Think of nerves like the electrical cable of your body. They transport electrical impulses from the brain, helping you feel sensations and move your muscles, breathe, sweat, and digest food. Sometimes, the nerves outside of the brain and spinal cord (peripheral nerves) get damaged. This damage can come from diabetes, injuries, infections, and exposure to toxins. The result is sensations of weakness, numbness, and pain, often in the hands and feet. In some cases, peripheral neuropathy can impact digestion, urination, cognition, and circulation.
Peripheral neuropathy is a progressive, chronic condition. For a long time, treatments were limited to medications – antidepressants, pain medication, anti-seizure medications, and topical creams. While those can be helpful, they tend to treat the symptoms, and may not be effective in slowing or reversing the progression of the disease.
Treating peripheral neuropathy is one of our specialties at Affinity Acupuncture and Integrative Medicine in Nashville. Our team has specialized training in using acupuncture and supportive therapies, and has helped countless individuals not just relieve pain and discomfort, but also slow the progression of the nerve damage. We’ve even had clients who used wheelchairs when they began treatment, and improve enough to walk independently again.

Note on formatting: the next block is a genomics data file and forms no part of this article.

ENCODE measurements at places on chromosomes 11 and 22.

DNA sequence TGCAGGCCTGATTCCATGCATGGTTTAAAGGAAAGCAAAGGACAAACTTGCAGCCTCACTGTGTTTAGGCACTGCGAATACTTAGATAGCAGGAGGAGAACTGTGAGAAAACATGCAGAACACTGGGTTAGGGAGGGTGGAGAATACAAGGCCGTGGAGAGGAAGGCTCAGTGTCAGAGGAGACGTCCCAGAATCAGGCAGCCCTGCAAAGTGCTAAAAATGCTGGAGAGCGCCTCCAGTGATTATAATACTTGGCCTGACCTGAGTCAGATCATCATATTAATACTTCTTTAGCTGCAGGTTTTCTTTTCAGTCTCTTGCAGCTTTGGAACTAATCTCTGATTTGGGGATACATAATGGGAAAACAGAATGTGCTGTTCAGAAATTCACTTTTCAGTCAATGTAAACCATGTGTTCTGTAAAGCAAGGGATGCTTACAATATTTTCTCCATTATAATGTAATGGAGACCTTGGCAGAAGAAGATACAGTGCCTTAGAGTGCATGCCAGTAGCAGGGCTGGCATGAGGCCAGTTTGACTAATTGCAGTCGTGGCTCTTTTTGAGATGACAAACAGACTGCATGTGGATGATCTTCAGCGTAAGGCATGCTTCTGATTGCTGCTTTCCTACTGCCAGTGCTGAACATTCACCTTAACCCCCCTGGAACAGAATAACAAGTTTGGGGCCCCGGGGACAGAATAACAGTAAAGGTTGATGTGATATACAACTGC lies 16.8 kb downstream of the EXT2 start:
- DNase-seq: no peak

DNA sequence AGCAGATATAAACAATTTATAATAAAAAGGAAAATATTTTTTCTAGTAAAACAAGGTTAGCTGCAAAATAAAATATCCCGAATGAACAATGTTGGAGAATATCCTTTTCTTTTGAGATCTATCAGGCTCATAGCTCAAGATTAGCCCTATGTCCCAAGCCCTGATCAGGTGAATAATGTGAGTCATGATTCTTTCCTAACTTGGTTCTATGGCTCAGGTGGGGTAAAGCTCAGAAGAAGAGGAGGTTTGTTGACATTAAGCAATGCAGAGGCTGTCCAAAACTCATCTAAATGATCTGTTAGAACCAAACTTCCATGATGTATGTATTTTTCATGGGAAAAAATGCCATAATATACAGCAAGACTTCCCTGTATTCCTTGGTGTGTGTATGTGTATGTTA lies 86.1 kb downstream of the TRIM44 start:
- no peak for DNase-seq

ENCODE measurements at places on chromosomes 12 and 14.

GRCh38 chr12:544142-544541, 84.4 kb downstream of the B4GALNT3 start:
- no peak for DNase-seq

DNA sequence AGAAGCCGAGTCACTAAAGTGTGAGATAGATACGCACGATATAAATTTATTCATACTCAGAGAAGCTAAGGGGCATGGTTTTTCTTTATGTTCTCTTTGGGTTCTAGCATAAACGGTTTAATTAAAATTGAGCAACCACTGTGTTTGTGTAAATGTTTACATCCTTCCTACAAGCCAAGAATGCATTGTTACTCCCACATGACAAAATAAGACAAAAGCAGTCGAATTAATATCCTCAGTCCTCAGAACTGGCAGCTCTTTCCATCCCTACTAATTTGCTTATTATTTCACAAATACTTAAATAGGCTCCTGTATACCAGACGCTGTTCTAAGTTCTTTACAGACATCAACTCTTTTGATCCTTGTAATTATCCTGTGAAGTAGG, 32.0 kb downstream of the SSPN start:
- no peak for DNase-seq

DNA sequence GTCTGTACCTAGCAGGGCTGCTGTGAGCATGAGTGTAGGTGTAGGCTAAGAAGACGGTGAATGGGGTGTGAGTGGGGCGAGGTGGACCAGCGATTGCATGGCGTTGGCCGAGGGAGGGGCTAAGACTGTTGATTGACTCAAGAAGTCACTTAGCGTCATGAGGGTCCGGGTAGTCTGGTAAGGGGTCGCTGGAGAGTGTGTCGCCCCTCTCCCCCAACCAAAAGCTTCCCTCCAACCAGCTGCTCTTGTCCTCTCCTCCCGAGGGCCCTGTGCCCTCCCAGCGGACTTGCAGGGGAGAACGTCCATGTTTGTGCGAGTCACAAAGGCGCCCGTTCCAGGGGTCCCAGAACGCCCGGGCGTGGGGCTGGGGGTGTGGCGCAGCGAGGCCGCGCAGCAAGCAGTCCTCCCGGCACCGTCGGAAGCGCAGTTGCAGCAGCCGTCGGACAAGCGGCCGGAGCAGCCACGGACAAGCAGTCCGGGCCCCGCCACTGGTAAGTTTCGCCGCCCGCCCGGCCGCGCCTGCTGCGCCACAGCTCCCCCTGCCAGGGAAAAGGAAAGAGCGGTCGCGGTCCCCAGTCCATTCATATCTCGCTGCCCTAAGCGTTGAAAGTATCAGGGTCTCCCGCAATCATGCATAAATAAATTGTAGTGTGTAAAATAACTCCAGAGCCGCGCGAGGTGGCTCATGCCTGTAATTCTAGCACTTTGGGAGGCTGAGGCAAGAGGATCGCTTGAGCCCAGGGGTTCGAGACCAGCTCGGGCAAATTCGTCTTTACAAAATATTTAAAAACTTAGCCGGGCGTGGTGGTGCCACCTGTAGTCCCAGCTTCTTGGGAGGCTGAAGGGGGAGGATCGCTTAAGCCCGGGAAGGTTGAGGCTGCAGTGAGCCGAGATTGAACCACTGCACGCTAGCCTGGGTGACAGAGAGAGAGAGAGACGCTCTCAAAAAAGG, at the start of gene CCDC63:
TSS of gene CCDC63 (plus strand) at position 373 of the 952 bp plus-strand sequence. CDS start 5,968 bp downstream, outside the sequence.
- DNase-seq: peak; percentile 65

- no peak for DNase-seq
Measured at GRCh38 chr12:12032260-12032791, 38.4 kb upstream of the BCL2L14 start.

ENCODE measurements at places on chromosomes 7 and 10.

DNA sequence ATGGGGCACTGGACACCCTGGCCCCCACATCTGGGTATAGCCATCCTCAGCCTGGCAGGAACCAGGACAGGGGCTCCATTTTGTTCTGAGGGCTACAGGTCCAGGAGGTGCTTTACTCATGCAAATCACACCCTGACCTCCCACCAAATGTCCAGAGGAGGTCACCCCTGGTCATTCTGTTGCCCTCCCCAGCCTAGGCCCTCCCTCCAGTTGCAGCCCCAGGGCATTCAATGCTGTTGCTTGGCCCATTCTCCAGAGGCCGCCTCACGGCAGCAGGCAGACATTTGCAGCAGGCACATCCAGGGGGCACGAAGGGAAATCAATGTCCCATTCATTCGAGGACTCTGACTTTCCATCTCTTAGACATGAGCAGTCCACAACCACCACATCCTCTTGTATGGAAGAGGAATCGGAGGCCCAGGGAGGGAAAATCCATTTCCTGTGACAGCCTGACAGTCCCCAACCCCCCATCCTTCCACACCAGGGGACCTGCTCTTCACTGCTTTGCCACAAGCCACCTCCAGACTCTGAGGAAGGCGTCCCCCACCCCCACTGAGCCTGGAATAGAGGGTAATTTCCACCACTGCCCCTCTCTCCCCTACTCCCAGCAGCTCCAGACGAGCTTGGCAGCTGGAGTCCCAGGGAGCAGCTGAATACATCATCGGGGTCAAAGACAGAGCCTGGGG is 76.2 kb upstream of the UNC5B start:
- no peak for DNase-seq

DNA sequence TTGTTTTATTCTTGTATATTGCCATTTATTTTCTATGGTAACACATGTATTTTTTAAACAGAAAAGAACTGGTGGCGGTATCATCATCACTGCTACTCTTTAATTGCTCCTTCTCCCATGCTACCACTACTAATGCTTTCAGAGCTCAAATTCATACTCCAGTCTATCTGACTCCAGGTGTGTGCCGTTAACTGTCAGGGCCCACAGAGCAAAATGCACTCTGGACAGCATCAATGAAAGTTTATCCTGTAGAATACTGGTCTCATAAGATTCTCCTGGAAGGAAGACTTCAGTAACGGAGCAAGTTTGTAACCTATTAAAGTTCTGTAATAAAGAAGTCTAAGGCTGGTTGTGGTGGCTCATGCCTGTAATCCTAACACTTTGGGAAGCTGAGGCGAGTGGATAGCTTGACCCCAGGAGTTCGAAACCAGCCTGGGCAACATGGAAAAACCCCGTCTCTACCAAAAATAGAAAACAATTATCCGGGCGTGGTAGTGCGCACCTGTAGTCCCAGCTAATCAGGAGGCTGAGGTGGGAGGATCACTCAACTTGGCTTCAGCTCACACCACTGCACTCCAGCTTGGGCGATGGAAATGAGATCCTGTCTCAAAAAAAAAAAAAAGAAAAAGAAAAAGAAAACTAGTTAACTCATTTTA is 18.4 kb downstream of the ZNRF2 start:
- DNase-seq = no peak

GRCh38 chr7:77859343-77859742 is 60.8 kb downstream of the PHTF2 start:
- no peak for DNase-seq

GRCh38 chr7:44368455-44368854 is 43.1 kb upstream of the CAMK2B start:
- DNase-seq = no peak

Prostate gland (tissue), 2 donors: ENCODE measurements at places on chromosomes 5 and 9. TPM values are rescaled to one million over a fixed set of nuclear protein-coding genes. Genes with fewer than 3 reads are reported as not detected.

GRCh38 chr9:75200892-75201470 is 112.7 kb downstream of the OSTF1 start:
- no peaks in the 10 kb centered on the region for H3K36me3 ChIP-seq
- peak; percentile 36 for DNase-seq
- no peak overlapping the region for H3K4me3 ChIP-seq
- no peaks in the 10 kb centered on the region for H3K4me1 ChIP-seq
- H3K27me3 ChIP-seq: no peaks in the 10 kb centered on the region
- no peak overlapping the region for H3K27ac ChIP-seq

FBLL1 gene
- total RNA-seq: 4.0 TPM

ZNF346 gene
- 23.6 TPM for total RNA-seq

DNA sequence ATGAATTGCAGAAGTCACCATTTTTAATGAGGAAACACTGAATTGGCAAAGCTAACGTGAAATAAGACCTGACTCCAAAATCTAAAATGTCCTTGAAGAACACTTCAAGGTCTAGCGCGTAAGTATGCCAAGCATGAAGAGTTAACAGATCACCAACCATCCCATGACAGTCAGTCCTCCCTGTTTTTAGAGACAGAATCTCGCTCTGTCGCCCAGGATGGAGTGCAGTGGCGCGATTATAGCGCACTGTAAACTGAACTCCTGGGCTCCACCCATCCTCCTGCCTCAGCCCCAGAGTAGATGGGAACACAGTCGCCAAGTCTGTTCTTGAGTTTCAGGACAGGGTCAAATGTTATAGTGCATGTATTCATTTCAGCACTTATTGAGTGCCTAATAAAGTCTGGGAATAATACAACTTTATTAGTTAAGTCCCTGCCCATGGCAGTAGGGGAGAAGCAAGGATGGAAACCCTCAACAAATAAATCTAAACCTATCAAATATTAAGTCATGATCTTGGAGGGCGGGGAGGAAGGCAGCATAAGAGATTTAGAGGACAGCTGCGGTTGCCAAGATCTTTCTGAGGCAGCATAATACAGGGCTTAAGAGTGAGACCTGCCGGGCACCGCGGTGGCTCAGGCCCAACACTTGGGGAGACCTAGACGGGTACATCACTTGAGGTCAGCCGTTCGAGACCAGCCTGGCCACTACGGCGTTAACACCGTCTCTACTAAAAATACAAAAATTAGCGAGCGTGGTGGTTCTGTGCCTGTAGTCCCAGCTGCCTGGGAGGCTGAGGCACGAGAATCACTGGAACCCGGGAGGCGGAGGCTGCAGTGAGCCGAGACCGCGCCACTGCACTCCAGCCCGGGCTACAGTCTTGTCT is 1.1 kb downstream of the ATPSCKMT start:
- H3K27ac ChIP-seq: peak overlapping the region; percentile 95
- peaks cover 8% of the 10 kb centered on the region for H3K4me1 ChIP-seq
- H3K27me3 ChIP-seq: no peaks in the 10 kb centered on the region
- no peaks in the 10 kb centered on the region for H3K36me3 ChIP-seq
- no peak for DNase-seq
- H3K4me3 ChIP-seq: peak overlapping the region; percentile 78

Acupuncture is a non-invasive treatment free of the side effects that come with many medications. It can help the body recover from trauma, both acute and chronic. We use fine, micro-filament needles to help improve circulation and stimulate the nerve pathways. Acupuncture can also re-stimulate damaged nerve fibers and prevent them from dying off, in some cases slowing and reversing the progression of peripheral neuropathy.
If you or someone you know is living with peripheral neuropathy, acupuncture might be an effective treatment option. You can call our office at 615-939-2787 to set up an initial consultation with William. He works with clients to develop a specialized treatment plan specific to each individual’s needs. Our goal is to help you live your best life, and provide you with care, support, and expertise along the way.